Salon recently published an article, “Libertarians’ anti-government crusade: Now there’s an app for that,that paints share-economy startups as some limited government conspiracy because — gasp — they seek to turn a profit. The nature of these businesses may indeed disturb progressives who prefer a unionized labor force, along with top-down, centralized economic models and policies.

Startup leaders speak on stage at TechCrunch Disrupt SF 2012 in San FranciscoAs of last year, for the first time since the Pew Research Center’s Internet & American Life Project began keeping track, the majority of American adults now have a smartphone that is the basis for so many of these new peer-to-peer businesses and startups. The share economy is not going anywhere. So Democrats, given the makeup of their coalition, face some serious issues.

Politically, this presents an opportunity for Republicans to make a comeback in cities. By championing the often disruptive share-economy businesses, defending them against the status quo and focusing their political campaigns on these issues, the GOP can show it is the party that embraces companies that improve the quality of life in cities.

 

PHOTO (TOP): Taxi drivers protest against transportation network companies such as Uber and Lyft along with Assembly Bill 2293 at the State Capitol in Sacramento, California, June 25, 2014. REUTERS/Max Whittaker

PHOTO (INSERT 1): An Uber app is seen on an iPhone in Beverly Hills, California, December 19, 2013. REUTERS/Lucy Nicholson

PHOTO (INSERT 2): George, 35, protests with other commercial drivers with the app-based, ride-sharing company Uber against working conditions outside the company’s office in Santa Monica, California, June 24, 2014. REUTERS/Lucy Nicholson

PHOTO (INSERT 3): Jeff Landon (L) shows his support as Lyft ride-sharing supporters rally at City Hall in Seattle, Washington February 12, 2014. REUTERS/Jason Redmond

PHOTO (INSERT 4): Moderator Alexia Tsotsis (L-R), Nate Blecharczyk of Airbnb, Leah Busque of TaskRabbit, Brit Morin of Brit & Co., and John Zimmer of Lyft speak on stage during day one of TechCrunch Disrupt SF 2012 event at the San Francisco Design Center Concourse in San Francisco, California, September 10, 2012. REUTERS/Stephen Lam

13 comments

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Interesting perspective. Yes, young urban dwellers embrace disruptive technology and like the services provided by them that are superior to sclerotic structures often dominated by Democratic Party union allies. BUT, the techie urban young will NOT embrace the culture wars waged by GOP reactionaries. The techies don’t want old men in corrupt unions cramping their lifestyle, and they also don’t want old men telling them they can’t get birth control, an abortion, or enter same-sex relationships.

Posted by bluepanther | Report as abusive

With friends like Grover, Uber, AirBnb, lyft will have very short shelf lives. Just as we always knew, these “feel good” cos. are phony fronts for the neoliberal slavery economy. But invest now neoliberals.

Posted by rbscreen | Report as abusive

**they also don’t want old men telling them they can’t get birth control, an abortion, or enter same-sex relationships.**

So laughable, as always. Those “old men” are just saying you shouldn’t have the government pay for your birth-control or call your same-sex relationship a marriage. That’s all.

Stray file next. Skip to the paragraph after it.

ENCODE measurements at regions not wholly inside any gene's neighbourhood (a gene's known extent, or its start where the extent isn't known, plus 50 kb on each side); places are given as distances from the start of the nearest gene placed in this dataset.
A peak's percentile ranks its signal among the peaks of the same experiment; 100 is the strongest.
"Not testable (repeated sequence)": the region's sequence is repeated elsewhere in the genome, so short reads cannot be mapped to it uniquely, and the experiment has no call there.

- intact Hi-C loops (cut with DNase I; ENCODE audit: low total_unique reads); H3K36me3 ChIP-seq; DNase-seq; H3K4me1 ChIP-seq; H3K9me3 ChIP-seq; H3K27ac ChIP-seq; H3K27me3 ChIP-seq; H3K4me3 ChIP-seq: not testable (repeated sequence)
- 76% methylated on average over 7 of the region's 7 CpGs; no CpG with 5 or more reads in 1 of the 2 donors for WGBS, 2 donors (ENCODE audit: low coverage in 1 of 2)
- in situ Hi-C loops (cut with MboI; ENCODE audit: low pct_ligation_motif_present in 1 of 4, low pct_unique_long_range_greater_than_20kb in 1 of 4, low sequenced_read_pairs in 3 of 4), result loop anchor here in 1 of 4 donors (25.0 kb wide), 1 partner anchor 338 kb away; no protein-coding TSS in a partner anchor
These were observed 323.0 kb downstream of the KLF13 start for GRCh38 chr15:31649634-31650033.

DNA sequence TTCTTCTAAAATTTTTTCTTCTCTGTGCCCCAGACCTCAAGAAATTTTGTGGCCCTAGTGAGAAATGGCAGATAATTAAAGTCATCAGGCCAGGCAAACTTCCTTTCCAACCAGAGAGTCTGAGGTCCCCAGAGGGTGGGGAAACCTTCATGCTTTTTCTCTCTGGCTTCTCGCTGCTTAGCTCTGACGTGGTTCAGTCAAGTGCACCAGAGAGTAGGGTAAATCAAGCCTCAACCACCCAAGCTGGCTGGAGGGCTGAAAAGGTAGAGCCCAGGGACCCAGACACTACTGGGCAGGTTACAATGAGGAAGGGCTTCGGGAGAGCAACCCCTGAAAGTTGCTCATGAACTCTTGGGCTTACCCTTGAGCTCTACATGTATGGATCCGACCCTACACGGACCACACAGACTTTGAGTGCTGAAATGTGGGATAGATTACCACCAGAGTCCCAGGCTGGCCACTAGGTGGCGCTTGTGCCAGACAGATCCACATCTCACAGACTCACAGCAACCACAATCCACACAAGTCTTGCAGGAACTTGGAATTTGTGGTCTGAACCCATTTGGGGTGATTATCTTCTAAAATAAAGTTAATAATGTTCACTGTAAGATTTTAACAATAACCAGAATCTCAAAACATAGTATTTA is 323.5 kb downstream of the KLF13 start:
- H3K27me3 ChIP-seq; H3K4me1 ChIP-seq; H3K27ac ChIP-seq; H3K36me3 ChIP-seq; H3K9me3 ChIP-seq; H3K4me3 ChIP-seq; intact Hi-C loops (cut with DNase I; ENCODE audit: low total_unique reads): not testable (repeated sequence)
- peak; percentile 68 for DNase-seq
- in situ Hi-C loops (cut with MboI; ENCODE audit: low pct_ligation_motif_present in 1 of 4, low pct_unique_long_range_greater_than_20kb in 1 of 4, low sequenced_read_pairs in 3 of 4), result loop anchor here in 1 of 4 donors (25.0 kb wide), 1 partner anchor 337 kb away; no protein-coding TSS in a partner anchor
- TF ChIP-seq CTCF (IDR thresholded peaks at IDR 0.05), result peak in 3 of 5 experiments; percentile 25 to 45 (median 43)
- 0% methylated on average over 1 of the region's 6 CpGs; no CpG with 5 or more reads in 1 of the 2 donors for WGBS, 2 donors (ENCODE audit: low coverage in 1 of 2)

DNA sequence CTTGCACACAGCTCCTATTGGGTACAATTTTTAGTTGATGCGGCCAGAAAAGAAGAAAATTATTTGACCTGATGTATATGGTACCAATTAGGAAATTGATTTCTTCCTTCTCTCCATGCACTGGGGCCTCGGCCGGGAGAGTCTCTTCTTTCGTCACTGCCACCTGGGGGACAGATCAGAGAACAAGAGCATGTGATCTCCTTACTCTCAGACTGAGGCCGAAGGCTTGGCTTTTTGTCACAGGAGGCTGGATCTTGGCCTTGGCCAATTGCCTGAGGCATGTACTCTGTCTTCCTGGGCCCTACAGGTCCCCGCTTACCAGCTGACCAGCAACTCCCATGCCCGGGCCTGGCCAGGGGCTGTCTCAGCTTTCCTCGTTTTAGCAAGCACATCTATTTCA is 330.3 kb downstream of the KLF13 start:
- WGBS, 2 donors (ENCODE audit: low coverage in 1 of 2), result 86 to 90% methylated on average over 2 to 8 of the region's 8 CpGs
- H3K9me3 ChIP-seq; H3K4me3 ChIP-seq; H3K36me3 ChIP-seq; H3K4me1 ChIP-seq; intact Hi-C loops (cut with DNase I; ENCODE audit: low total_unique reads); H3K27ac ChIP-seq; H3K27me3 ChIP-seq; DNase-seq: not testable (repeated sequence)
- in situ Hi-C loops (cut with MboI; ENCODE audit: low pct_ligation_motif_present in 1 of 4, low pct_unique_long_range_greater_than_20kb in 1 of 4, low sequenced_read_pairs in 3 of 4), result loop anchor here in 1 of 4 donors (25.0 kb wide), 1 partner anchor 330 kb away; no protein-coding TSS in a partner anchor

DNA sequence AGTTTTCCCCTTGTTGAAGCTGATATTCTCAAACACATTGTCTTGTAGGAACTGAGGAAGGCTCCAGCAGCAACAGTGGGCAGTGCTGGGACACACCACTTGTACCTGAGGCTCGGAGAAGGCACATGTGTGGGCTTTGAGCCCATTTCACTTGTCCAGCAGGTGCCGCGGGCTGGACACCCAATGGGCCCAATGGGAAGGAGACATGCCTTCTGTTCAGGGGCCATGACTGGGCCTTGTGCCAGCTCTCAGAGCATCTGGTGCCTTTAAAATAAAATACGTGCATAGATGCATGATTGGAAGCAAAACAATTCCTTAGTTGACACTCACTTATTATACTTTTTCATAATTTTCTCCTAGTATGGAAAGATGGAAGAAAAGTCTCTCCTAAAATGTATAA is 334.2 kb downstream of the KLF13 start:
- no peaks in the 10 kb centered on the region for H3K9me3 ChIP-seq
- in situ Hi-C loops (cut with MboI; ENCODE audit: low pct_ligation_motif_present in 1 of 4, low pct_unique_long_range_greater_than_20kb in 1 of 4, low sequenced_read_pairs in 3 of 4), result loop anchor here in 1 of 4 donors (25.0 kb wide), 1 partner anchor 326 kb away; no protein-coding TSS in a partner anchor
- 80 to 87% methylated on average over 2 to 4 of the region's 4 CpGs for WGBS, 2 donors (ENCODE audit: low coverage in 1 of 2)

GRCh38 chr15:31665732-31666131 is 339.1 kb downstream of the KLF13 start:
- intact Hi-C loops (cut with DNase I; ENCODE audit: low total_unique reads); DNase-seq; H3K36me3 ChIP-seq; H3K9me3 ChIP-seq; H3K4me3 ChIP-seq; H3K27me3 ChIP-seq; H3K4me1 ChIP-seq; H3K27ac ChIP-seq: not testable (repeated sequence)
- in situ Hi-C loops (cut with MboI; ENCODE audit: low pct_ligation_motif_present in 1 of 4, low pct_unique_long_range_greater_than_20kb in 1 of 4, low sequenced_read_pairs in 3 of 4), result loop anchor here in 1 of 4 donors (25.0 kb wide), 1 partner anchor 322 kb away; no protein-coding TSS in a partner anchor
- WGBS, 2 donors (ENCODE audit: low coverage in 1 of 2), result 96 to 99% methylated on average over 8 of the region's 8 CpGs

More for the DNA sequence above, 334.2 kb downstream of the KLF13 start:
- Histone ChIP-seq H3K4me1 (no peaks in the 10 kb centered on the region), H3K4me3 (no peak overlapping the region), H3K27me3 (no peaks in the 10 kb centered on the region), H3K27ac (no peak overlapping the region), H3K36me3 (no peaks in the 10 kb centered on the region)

Posted by Pauli67 | Report as abusive

What young urban dwellers REALLY want is better PUBLIC TRANSPORTATION which costs a fraction of Uber. Too bad Conservatives are against ALL public transportation.

Posted by jswarren | Report as abusive

Me too…I ate one sour too…

Posted by rikfre | Report as abusive

I think the writer sets up a straw-man and confuses cause with effect, in the process misunderstanding his opponent.

“The nature of these businesses may indeed disturb progressives who prefer a unionized labor force, along with top-down, centralized economic models and policies.”

I don’t think that anyone inherently cares about centralised economic models. A more salient point which you only just miss is that this is just a conflict of interests within the democrat base. Unions, representing the working class, tend to support the democrats, who in turn need their members for votes. No one has an ideological problem with disruptive technologies, but for every disruptive technology, there’s a unionised industry which opposes it. The unions, who (by design) have a large voice, appear to speak for the democrat base. However, as you point out, they do not. The reaction to such services are because people fear for their jobs, not because it represents efficiency and democrats just straight out hate “old-school capitalism”.

This seems to be a common right wing fantasy, and is just one manifestation of peoples inability to understand the motivations of opponents. To spell it out: Group A fear for their jobs so they campaign against it, this results in a less efficient market. Opponents of group A (group B) assume this was their motivation all along and lambast them. In return, group A assume that group B don’t care at all for group A’s jobs.

Posted by Jondea | Report as abusive

No elected official or public action should contain any concern for all the stakeholders combined, let alone any particular ones. Let them own, rent, or swell their stakes for what they can get, it is contrary to the public interest AND to the Constitution to give a damn.

If it does not defend the Constitution and internal law and justice, or serve the general welfare, it should have no public agency, legislative, executive, judicial, or financial or tax connection to government whatsoever.

Quite a few creative and implausible things arguably fit within the mission of public action and agency, but preserving the value of stakes and the wellbeing of stakeholders are not on the list.